Early in my meditations and study for preaching today, I thought I would explore with you the meaning of the beasts and so on, but the more I thought about that, and especially as I began actually organizing my thoughts and writing out my sermon, I decided against doing so. It would I think be a distraction from the focus of the day. I was thinking that the reading as edited in the Lectionary presents us with a passage that makes little sense, but after reading and hearing again the full Daniel’s story of seeing a winged lion, a tusked bear, a four-headed leopard, and a ten-horned and iron-toothed monster, I guess that’s what we have in the longer reading, too! A lesson that distracts us, as so much in the Bible can do; so many people focus on these arcane details that they miss the bigger picture the Bible tries to show. As result, we get such non-Biblical nonsense as the various forms of “tribulationism” and the story of “the Rapture;” we get “one-issue Christians” who refuse to recognize as members of the same faith Christians who disagree with them. We get exactly the opposite of what the Feast of All the Saints is supposed to underscore.

So, instead of dealing with this troubling bit of the Bible right now, what I’d like you to do is come with me for a drive. Let’s just set the Bible aside and go get in our car and head off down the road. It’s a country road, a hard-pack dirt country road out in the farm country. We’re taking a country drive on a fine, beautiful spring day. It’s been raining, but it’s not raining now. Now the sun is shining and the birds are singing and insects of all sorts are buzzing and humming and chirping. In fact, there are loads of insects. It’s one of those days when the damsel flies are swarming, doing their brief romantic aerial ballets to attract mates and perpetuate their species. It’s one of those days when the grasshoppers are doing their best to eat everything in sight. It’s one of those days with yellow swallow-tails and monarchs and viceroys and white cabbage butterflies are flittering all over the place.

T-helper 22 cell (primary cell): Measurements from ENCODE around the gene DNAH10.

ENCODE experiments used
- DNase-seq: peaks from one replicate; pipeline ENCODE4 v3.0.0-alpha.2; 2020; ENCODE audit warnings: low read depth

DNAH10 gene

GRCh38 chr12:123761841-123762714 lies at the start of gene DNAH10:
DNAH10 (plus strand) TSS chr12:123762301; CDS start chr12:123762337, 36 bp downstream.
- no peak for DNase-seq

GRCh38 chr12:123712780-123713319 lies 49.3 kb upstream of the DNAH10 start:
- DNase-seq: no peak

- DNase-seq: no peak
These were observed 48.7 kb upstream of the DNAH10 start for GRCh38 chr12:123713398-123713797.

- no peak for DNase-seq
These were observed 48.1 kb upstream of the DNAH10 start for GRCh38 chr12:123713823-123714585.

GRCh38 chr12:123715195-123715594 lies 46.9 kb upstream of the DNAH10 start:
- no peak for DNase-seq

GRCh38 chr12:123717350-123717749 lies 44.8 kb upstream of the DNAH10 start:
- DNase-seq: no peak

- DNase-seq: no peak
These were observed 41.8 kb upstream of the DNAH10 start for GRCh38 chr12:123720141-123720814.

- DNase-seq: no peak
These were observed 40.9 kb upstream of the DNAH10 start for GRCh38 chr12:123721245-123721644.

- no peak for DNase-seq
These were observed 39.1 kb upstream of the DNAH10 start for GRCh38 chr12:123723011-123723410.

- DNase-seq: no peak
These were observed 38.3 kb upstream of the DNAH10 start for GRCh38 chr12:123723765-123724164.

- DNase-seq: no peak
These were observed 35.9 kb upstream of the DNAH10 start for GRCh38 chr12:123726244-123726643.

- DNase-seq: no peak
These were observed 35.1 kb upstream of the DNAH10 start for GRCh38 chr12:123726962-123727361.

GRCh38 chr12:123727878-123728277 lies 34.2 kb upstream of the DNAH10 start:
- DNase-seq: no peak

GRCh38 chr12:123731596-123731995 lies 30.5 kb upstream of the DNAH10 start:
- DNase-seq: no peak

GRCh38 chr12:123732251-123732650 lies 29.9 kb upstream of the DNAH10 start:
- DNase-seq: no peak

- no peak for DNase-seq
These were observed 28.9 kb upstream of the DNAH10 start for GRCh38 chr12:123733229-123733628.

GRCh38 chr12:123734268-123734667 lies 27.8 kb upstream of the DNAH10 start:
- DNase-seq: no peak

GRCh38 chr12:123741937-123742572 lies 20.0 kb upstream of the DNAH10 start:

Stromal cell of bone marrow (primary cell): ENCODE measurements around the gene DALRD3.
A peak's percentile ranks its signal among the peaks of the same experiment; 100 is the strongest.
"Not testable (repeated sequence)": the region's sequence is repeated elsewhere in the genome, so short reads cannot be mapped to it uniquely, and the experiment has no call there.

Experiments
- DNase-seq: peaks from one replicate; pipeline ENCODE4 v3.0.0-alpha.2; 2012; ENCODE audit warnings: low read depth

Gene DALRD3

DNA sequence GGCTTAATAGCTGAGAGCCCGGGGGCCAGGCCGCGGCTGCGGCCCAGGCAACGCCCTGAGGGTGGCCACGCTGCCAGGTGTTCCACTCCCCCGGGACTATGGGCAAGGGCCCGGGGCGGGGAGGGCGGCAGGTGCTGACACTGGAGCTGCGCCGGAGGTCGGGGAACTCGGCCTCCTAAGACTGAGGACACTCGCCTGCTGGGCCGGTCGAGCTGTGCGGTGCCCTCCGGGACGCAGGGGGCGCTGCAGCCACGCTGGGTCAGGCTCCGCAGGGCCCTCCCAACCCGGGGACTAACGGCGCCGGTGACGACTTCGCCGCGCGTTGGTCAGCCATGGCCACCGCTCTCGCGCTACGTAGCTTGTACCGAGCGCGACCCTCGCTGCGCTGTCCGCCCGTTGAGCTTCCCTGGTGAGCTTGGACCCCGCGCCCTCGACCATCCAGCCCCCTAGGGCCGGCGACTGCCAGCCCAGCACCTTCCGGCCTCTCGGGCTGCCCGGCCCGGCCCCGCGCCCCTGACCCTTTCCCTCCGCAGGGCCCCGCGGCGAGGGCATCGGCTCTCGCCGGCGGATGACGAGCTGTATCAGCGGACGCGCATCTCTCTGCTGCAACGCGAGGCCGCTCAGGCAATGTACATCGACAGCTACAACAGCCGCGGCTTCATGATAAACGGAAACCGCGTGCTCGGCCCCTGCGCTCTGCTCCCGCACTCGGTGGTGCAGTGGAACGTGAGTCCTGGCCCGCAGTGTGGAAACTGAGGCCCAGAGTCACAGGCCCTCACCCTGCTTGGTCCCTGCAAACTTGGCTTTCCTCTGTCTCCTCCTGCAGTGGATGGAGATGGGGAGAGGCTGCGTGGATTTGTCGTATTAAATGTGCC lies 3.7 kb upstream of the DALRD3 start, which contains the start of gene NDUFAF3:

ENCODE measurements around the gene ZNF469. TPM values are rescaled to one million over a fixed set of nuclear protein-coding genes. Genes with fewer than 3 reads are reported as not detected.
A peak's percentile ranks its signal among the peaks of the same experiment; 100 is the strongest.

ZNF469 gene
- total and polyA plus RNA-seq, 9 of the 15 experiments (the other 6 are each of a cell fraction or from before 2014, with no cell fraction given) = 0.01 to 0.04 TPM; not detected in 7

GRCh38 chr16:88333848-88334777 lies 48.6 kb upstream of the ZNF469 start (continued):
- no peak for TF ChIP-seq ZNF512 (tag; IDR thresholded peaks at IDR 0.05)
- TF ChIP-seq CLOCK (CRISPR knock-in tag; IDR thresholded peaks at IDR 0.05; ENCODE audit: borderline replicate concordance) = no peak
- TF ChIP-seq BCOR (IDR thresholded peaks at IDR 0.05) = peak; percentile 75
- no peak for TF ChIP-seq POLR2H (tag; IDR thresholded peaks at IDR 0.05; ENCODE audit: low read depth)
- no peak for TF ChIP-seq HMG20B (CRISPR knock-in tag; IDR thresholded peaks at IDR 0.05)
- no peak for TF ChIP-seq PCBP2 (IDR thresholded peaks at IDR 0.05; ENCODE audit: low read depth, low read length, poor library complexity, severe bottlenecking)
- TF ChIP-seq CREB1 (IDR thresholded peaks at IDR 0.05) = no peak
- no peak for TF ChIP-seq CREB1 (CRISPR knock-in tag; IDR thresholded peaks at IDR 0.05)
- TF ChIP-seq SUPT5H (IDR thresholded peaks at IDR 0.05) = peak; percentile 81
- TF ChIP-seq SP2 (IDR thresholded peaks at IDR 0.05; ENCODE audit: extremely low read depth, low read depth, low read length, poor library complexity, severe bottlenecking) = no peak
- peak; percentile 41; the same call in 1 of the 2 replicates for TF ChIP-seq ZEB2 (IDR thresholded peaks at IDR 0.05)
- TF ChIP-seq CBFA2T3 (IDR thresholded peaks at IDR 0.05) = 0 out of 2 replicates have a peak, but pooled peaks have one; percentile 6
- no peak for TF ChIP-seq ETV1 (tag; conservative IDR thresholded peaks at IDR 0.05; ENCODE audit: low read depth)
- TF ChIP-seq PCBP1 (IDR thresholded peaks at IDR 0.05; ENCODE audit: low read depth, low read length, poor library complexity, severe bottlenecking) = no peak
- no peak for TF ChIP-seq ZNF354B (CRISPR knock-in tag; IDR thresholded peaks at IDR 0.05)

As we drive along, we’re traveling at a pretty good clip and, as you might expect with all those bugs around, the windshield is getting pretty messy. And since it just stopped raining and the dirt road is still a bit muddy, a lot of that has splashed up onto the windows and the windshield, as well. In fact, we can barely see through the windshield! We put the wipers on and twist the knob so the washer fluid sprays onto the glass, but the bug juice is sticky and there’s a lot of mud, so the washers only clear a little of the muck away, and the windshield is now not only covered with dead bugs and muck, it’s streaky, too!